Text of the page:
Are birds as curious about us as we are about them?
Because they fascinate us. The United States Fish and Wildlife Service estimates that about 1/5 of the US population in 2011 watched birds, spending a combined $40 billion on their hobby. That’s a lot of birdseed and binoculars! But do our feathered friends return the favor?
I know they react to humans the same way they’d respond to any other large potential predator. When we get too close, they flee. When we blunder onto a Ruffed Grouse with chicks, the adult feigns a broken wing to lead us away or charges straight at us. (Just for the record: an angry Ruffed Grouse parent LOOKS HUGE.) Pigeons and Crows recognize human facial features to avoid people who have harassed them in the past.
But do they seek us out when we don’t pose a threat? Sure, flocks of Chickadees sometimes follow me through the woods. Sitting motionless in the forest can lure other species closer, notably one Scarlet Tanager that sat on a low branch to study me for what seemed like an hour. But do they surround me because I’m enthralling or because they want to snack on the mosquitoes buzzing nearby? I’ve never been quite certain.
Pishing will also lure wild birds closer, probably because the noise sounds like an avian alarm call. If you can say silly syllables, and looking like a fool doesn’t bother you, you can pish. I have both requirements, so I use it often, and have found it works best outside of nesting season. Another option is to trick a bird into broadcasting a warning for you. I have done this by choosing the exact wrong moment to study a nest. The returning owner makes a fuss, squawking and dive-bombing me, and dozens of feathered heads pop out of hiding. Unfortunately, it turns out that identifying them while dodging furious wings is darn near impossible.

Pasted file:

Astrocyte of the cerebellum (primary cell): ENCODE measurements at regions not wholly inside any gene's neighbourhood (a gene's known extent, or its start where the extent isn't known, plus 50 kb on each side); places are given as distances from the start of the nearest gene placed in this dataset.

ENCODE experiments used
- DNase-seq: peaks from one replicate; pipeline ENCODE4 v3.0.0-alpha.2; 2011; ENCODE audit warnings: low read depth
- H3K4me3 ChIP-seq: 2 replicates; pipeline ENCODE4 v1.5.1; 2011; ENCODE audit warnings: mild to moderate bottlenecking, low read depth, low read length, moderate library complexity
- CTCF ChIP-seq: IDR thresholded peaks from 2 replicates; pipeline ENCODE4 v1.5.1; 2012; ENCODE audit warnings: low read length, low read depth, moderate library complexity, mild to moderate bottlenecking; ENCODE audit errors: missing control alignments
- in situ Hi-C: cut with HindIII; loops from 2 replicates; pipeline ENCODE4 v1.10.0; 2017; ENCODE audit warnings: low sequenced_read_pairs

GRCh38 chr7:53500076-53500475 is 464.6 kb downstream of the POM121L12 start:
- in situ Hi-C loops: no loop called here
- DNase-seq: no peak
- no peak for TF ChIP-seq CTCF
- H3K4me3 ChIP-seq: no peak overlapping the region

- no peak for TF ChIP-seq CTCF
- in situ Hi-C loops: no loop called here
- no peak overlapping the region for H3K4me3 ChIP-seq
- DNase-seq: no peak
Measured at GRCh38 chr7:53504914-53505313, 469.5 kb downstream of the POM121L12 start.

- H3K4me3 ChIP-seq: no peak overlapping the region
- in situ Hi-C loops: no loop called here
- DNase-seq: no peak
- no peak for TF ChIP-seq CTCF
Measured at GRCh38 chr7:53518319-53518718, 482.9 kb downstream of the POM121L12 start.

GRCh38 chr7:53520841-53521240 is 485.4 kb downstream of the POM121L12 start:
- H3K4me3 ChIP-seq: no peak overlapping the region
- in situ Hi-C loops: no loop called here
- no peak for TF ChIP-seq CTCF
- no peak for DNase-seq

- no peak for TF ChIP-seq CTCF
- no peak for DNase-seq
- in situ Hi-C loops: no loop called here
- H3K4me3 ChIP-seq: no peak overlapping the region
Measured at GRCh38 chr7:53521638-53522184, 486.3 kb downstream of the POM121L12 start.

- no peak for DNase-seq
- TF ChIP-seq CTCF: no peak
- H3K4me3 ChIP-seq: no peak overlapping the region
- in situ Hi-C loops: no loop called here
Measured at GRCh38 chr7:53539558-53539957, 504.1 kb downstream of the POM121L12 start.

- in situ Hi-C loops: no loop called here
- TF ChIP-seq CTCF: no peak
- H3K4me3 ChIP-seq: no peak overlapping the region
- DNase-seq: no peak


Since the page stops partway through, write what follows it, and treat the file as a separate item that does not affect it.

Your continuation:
But last week, my family and I were on speakerphone with my mother, and I witnessed something I’d never seen before. The weather was more typical of September than November, so we had the slider open as we joked with Mom, loudly enough that she’d hear all of us. Partway through the call, my husband nudged me and motioned toward the door. A group of Chickadees and Titmice, perched on the pruned grapevine outside, watched us through the screen. Not foraging, not just sitting there, and not just one. We didn’t pose a threat to them. We had no food for them. Yet all of them were looking inside. Why?
A little research unearthed a recent study that found Black-capped Chickadees can recognize some of our strongest feelings by listening to us. For example, they understand a scream means fear. Was that the reason the flock was staring at us? Did they understand that laughing means happiness, and they wanted to share it? Or is the explanation simpler: is our laughter so rare that they needed to investigate the unfamiliar sound?
Either way, I think I need to laugh more often. A little bird told me to.